Kavanaugh Time

Needless to say, the left is going to throw everything they have at Judge Brett Kavanaugh, but the incoherence and contradictions of the left during the first news cycle suggests it is going to be a rout, and that the left will only succeed in embarrassing themselves.

From the reaction of the left, you’d think that the Supreme Court gets up every morning and simply decides what laws it wants to change. It’s as though five justices can meet over breakfast and decide, “Hey—why don’t we strike down Roe v. Wade today? Sounds neat!” That’s not how it works, of course. The Supreme Court can only decide a question that is presented in a case brought to it. And that takes a while, even in the clearest controversies.

I suppose we can forgive the left for thinking the Supreme Court has this plenipotentiary power. After all, most leftists don’t understand the separation of powers, or if they do, they’re against it, and see the judiciary as a primary engine of “progress.” The left has been arguing since Woodrow Wilson for the Supreme Court to have more power to govern the country. As Wilson wrote in Congressional Government (1890), progress can be accomplished “only by wresting the Constitution to strange and as yet unimagined uses.” And who will do all this “wresting”?

He explained this more explicitly in Constitutional Government (1908): “The explicitly granted powers of the Constitution are what they always were; but the powers drawn from it by implication have grown and multiplied beyond all expectation, and each generation of statesmen looks to the Supreme Court to supply the interpretation which will serve the needs of the day. . . As the life of the nation changes so must the interpretation of the document which contains it change, by a nice adjustment, determined, not by the original intention of those who drew the paper, but by the exigences of the new aspects of life itself.” Notice that Wilson implicitly rejects the idea of that the people ought to be the sovereign authority on such questions, acting through their elected representatives either through ordinary legislation or through the prescribed process for amending the Constitution to adapt to changing times. Instead, for “progressives” it is the job of the Supreme Court to “grow and multiply” the powers of the federal government.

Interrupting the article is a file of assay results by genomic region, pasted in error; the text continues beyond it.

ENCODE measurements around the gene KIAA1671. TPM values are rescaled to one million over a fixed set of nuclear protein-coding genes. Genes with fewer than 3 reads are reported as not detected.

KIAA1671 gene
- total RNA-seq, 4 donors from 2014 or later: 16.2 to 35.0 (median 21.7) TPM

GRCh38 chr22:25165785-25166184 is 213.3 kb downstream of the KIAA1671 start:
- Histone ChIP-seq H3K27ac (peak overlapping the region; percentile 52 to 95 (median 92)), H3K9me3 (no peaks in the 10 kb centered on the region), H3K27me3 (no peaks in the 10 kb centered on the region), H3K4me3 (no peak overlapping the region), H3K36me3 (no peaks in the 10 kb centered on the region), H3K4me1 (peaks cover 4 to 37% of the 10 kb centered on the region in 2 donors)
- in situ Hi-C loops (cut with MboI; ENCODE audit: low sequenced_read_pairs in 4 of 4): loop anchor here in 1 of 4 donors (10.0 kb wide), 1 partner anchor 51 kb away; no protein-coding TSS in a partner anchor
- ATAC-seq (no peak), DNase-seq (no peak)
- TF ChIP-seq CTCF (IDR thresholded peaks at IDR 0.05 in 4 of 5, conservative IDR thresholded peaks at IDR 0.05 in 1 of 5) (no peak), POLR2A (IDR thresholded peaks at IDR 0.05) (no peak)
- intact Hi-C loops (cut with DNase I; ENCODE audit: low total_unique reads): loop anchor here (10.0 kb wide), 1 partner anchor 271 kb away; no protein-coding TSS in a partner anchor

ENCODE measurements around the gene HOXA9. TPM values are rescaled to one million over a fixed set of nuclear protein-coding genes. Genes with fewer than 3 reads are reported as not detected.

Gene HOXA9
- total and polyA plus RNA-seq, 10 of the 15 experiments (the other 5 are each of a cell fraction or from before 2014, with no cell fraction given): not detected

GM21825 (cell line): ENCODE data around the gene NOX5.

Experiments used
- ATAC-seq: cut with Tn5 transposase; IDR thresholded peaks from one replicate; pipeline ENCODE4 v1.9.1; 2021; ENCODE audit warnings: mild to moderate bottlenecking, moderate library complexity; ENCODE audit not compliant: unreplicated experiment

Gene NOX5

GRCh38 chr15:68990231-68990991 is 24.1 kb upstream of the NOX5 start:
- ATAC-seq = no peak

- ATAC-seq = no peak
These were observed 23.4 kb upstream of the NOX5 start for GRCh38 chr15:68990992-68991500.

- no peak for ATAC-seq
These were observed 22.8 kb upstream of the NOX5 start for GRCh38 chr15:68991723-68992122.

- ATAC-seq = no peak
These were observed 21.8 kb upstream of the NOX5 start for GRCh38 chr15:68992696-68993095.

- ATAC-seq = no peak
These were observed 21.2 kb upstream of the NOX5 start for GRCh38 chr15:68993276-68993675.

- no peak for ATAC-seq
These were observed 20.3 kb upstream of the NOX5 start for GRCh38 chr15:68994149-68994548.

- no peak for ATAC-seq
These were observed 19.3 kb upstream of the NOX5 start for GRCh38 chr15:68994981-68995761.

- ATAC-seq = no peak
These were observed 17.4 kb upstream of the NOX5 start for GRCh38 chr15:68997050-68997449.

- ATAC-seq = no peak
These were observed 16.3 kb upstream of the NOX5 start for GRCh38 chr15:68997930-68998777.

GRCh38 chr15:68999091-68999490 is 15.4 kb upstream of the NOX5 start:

But this leads directly to the second incoherent position the left is staking out with respect to Kavanaugh. Again, let’s go back to Wilson for a moment. Just who did Wilson want to exercise these expanded powers? Why the president, naturally, through his much expanded administrative apparatus in the executive branch. Wilson is quite explicit about this, and the aggrandizement of the administrative state has been the partisan project of the Democratic Party every since.

So what is one of the primary complaints about Kavanaugh so far? That he’s too favorable to executive power. Of course, this leftist objection is really confined to Kavanaugh’s rulings and expressed views about executive power in connection with national security questions, where the constitutional presumption of executive power is strongest. Elsewhere, Kavanaugh is on record questioning the Chevron doctrine that is the cornerstone of bureaucratic power today, and is the power probably more important to the left than compulsory abortion.

The Chevron doctrine is ripe for taking down, and the issue came up quite a bit during the confirmation hearings for Justice Gorsuch last year. The left is going to look rather silly asking Kavanaugh, “How come you support strong executive power? And how come you want to erode strong executive power?”

Get your popcorn ready. Meanwhile, if you’ve forgotten the fine points of the Chevron doctrine, refer once again to this zippy tutorial:

Another liberal dilemma


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